Stakeholder management involves everything necessary to control relationships with all the individuals a program has an impact on or aﬀects to ensure the achievement of the program’s objectives. One of the primary concerns for any program manager should be stakeholder management, as it is an ongoing process that is never completed.
Our Guide to Stakeholder Management walks you through this critical process:
Part 1 of 6: Identifying Stakeholders
Part 2 of 6: Assess the Stakeholders’ Power
Part 3 of 6: Build Stakeholder Relationships
Part 4 of 6: Build Relationships Among Stakeholders
Part 5 of 6: Communication Strategies for Stakeholders
Part 6 of 6: Lead the Stakeholders
Part 3 of 6: Build Stakeholder Relationships
Stakeholder relationship building is one of the most important aspects of program management. Relationship building never ends; relationships can always be strengthened. Unfortunately, relationship building is something that novice or technically focused program managers often overlook. They are so focused on the tangible deliverables of the project that they discount the importance of relationship building.
Strong stakeholder relationships begin by establishing trust and then continually building on that trust. Ultimately you want to treat the stakeholder the way he or she wants to be treated. This means taking time to ﬁnd out about the stakeholder. The more you know about a stakeholder, the easier it will be to engage him or her in positive conversations about the program.
The most eﬀective sales personnel know their customers best. It usually pays dividends to invest time learning the personal and professional history of stakeholders. Discreetly gathering information on stakeholder preferences may seem out of the box, but most major service providers of all types and levels make it a practice to collect information on their best customers. Using this information makes it easy to establish strong rapport with stakeholders. It also makes it easier to handle situations that arise when new project managers come on board, because you can quickly brief the new managers about the stakeholders and identify areas of common interest and common ground.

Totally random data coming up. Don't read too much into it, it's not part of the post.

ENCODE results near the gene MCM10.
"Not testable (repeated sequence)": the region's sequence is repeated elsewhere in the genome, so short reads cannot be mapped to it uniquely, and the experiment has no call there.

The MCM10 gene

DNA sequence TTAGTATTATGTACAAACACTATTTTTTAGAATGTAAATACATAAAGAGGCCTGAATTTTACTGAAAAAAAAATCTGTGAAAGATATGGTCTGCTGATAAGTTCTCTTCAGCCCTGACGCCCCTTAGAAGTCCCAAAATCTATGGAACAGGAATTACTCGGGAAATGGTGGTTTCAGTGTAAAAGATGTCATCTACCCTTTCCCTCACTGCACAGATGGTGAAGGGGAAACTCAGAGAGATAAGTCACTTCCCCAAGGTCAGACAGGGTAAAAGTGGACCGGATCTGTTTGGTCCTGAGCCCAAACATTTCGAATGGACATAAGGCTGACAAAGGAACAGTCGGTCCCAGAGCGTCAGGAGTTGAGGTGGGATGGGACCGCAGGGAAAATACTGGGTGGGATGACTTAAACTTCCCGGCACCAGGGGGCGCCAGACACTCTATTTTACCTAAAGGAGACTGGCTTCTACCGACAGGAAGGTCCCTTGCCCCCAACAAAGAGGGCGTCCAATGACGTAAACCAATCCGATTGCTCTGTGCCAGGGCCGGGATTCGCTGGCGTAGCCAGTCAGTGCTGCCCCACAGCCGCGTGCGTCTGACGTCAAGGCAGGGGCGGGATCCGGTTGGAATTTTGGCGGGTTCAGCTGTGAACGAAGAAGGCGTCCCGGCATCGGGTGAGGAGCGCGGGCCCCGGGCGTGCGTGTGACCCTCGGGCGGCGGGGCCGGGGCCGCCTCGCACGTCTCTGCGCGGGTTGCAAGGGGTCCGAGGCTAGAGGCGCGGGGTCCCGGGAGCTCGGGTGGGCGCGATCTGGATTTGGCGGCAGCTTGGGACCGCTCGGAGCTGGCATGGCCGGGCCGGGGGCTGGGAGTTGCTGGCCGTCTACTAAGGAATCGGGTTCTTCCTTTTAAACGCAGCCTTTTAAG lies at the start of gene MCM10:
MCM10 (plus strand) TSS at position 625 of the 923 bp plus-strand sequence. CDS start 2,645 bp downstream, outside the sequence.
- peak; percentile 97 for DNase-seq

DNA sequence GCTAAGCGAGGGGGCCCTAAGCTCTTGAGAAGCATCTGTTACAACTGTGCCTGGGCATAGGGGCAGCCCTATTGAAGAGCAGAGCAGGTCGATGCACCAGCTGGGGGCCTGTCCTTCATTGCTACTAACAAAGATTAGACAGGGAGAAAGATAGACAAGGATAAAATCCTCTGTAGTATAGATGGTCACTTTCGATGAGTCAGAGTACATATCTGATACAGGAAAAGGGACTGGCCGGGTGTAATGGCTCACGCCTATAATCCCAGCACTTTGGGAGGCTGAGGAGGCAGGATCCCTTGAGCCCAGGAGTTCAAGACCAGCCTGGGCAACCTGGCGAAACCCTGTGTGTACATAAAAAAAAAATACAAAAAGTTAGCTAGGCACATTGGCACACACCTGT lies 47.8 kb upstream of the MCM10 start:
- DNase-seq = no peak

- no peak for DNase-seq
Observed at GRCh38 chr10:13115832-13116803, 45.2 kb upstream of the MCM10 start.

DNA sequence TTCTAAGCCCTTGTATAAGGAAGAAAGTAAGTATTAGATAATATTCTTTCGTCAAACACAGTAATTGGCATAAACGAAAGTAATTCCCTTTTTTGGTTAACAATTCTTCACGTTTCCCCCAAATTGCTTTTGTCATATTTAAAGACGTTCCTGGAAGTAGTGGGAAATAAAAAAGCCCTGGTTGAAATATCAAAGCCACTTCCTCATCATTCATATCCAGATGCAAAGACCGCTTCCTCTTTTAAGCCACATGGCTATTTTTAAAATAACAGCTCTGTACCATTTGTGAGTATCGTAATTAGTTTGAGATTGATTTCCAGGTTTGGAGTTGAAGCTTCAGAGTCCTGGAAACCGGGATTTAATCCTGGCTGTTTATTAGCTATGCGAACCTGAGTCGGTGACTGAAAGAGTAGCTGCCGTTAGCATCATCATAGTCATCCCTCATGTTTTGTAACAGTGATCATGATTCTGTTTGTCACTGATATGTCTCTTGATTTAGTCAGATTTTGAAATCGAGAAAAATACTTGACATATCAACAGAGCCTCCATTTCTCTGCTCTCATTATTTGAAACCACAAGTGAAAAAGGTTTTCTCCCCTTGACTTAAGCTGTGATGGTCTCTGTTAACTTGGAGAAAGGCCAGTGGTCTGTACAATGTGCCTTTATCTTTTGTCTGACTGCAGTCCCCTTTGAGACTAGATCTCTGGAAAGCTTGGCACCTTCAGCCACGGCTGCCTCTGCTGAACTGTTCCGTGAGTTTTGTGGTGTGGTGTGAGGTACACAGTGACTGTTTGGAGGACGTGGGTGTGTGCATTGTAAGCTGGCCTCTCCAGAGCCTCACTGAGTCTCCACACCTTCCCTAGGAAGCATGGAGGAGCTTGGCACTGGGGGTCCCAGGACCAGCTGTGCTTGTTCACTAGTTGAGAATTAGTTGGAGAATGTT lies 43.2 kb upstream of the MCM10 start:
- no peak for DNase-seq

Building rapport like this is vital because you want to have trust ﬁrmly established before you have the intense pressures of program dilemmas and decisions to work through.
Additionally, you need to keep your stakeholders’ “keepers” and support personnel happy. Therefore, foster and develop relationships with the secretary and the staﬀ of high-level stakeholders. It does not take a rocket scientist to ﬁgure out that if a high-level stakeholder’s secretary likes you, you are more likely to have access to that high-level stakeholder.
You should also foster a relationship between your stakeholders and the person who backs you up or acts on your behalf when you are unavailable. For a variety of reasons you may be unavailable to personally respond to every stakeholder request, and you should have someone at the ready in whom stakeholders have conﬁdence.
Remote stakeholder relationships have many barriers to building a strong relationship of trust. Such relationships often include communication barriers, culture barriers, and time diﬀerences as well as the natural impediments that exist when human beings cannot communicate face to face. If the stakeholder relationship is important, it pays to make arrangements to travel and meet face to face.
Barring face-to-face communication opportunities, communication by telephone is very important. Just as there is no magic bullet for remote relationship building, there is no substitute for face-to-face communication. Expect more risk with remote stakeholders, especially if a lack of travel funds or busy schedules prevent face-to-face relationship building because the relationships will not be as strong and communication (especially informal) will be more challenging. I know one global company that outsources some project management work to India, but only after the remote project managers have spent six weeks in the United States getting to know project managers and team members.
Stakeholder management involves building effective relationships and constant communication to keep programs on track and successful. WorkOtter helps you keep stakeholders informed of important project status and build collaboration between those involved in the program. Get a demo of WorkOtter and see how we can help you build your stakeholder relationships.
“The Handbook of Program Management: How to Facilitate Project Success with Optimal Program Management, Second Edition” by James T. Brown is a copyrighted work of McGraw-Hill and McGraw-Hill reserves all rights in and to the Content. ©2014 by McGraw-Hill Education. Purchase the book on Amazon.